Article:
GARFIELD COUNTY, Okla. - Indictments against an Oklahoma sheriff and four others accused of second-degree manslaughter have been dismissed; however, they are expected to be refiled.
Earlier this year, Garfield County Sheriff Jerry Lee Niles, Jr., then-jail administrator Jennifer Shay Niles, jailers John Robert Markus and Shawn Caleb Galusha and nurses Vanisa Jo Gay and Lela June Goatley were indicted in the death of a prisoner who was held in a restraint chair more than 48 hours without adequate food, water or medical care, authorities said.
The indictment against Gay was later dismissed during an initial appearance, the Enid News reports.
This week, a judge dismissed the cases against Sheriff Niles and the four others charged.
According to court documents filed in the case, District Attorney Christopher Boring requested the indictment be dismissed as the State of Oklahoma plans to file new charges by criminal information.
On Monday, a judge granted Boring's request and dismissed the cases.
Although Boring said he plans to file new charges, at this time, nothing has been filed.
The deceased prisoner at the center of the case is Anthony Huff, 58, of Enid, Oklahoma. He was arrested June 4, 2016, on a charge of public intoxication and held in the Garfield County Jail, according to a news release from Oklahoma Attorney General Mike Hunter.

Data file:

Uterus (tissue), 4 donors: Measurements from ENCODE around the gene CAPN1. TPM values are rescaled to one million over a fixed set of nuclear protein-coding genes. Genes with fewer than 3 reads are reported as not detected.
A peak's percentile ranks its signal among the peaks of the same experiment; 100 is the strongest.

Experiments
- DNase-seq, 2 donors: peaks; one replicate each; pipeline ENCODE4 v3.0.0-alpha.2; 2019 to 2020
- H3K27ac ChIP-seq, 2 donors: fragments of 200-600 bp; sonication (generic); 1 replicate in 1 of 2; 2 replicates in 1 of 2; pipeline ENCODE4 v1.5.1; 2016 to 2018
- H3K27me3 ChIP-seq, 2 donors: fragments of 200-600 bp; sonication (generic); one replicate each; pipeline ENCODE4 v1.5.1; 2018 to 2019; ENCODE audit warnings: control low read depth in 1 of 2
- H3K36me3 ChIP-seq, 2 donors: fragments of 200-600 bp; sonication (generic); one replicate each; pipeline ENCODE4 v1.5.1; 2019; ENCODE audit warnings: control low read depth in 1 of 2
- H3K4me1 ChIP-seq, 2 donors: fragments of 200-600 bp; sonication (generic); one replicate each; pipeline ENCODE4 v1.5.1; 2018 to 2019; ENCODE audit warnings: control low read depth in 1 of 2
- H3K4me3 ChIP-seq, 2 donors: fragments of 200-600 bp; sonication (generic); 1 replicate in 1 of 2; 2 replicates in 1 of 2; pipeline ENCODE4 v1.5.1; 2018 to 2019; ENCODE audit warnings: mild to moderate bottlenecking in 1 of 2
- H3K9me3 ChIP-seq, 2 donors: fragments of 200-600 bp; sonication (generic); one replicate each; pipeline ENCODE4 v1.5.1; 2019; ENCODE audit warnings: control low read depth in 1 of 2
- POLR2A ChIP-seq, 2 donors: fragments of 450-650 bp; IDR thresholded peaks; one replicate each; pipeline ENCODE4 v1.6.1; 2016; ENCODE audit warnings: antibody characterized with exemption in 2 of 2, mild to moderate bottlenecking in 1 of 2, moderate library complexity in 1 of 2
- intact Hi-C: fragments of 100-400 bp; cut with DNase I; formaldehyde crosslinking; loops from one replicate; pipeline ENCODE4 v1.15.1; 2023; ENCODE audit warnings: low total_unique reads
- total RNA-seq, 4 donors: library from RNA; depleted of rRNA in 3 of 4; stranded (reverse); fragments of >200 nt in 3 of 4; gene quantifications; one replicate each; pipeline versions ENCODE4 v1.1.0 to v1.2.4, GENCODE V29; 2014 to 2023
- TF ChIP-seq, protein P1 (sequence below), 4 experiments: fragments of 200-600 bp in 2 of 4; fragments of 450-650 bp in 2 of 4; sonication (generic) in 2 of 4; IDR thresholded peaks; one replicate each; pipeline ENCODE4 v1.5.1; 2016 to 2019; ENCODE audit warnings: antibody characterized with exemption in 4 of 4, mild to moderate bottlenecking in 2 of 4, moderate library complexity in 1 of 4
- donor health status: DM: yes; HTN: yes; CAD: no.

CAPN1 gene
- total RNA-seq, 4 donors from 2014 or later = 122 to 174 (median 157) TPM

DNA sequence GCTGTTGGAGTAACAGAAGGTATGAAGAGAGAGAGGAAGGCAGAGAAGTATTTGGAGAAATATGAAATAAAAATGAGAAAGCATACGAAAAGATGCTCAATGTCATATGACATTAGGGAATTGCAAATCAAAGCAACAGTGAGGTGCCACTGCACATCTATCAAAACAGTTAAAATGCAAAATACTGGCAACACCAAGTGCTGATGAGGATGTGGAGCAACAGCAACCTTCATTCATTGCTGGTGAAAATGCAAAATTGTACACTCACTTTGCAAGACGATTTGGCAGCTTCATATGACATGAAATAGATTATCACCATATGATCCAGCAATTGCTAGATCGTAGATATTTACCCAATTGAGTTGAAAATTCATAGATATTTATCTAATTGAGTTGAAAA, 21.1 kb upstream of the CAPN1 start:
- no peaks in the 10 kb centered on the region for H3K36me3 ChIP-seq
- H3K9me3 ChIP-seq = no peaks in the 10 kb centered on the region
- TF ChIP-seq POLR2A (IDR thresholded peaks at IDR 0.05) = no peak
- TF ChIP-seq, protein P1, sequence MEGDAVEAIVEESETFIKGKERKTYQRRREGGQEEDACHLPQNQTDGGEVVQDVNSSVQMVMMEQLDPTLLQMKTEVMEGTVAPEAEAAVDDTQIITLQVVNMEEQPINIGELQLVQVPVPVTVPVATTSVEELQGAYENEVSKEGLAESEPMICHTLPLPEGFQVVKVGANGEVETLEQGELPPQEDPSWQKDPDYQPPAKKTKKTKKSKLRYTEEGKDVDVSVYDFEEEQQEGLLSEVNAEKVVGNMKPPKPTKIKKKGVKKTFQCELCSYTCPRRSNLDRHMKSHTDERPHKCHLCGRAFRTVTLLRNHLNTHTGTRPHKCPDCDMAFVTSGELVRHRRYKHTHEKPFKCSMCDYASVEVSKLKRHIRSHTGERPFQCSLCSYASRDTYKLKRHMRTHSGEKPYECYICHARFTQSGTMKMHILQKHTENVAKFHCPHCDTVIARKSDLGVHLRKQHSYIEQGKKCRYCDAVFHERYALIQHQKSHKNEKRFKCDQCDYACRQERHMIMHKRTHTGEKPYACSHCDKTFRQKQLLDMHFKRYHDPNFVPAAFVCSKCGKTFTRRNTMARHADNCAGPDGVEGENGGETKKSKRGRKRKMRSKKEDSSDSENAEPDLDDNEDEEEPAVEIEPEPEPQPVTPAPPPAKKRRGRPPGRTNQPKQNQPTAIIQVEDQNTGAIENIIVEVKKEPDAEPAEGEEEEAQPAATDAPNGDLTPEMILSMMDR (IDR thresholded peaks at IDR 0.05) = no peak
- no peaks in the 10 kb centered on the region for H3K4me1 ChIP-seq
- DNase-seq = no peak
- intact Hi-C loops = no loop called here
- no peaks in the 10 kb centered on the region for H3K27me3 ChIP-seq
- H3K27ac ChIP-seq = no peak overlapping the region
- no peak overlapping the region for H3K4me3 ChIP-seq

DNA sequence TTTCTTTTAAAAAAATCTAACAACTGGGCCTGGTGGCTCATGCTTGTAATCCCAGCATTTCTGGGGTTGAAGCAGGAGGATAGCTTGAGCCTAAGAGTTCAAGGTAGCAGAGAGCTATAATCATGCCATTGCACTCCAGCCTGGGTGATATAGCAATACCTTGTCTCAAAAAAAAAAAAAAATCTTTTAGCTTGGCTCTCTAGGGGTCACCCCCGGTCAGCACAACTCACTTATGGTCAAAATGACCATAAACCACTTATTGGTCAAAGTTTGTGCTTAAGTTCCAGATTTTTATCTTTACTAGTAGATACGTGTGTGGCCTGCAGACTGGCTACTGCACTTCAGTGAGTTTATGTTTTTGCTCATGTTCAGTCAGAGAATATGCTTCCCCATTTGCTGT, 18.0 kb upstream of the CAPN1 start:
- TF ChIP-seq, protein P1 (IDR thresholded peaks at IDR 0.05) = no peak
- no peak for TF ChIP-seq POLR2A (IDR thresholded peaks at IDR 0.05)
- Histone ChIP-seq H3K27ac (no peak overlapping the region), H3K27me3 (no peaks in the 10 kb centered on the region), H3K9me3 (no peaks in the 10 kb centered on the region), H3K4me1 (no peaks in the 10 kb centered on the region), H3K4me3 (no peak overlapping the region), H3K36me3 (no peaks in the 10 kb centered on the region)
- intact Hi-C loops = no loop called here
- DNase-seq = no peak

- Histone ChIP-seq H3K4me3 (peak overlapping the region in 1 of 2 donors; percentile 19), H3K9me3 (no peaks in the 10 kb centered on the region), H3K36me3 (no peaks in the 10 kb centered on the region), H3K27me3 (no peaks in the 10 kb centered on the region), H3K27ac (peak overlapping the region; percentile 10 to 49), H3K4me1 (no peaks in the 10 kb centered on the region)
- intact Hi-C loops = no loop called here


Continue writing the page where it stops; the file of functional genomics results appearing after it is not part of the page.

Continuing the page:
He was placed in a restraint chair June 6, found unresponsive in the chair June 8 and pronounced dead at the jail that day, the release said. During his time in the chair, Huff was not given "proper amounts of food, water or medical treatment for illnesses he was suffering from," the release said.
Court documents do not detail what roles those accused in the case allegedly played in Huff's death.
An autopsy performed June 9, 2016, said Huff died of natural causes, with the probable cause of death being chronic alcoholism due to a compulsive condition from a prior disease.
In a federal lawsuit filed June 6, 2017, lawyers allege jail employees were negligent because they should have known about Huff's medical conditions from previous incarcerations and been aware that he took medications for heart disease, hypertension, depression and other conditions.
Huff started hallucinating and exhibiting delusions at some point during his incarceration and was placed in the restraint chair, the lawsuit says.
Jail personnel didn't receive a medical recommendation to use the chair, the lawsuit says, and jail employees didn't check his blood pressure regularly, didn't give him blood pressure medication and didn't offer him hydration every two hours.
Jail policy required the employees to check on Huff every 15 minutes but they didn't do so, the lawsuit says.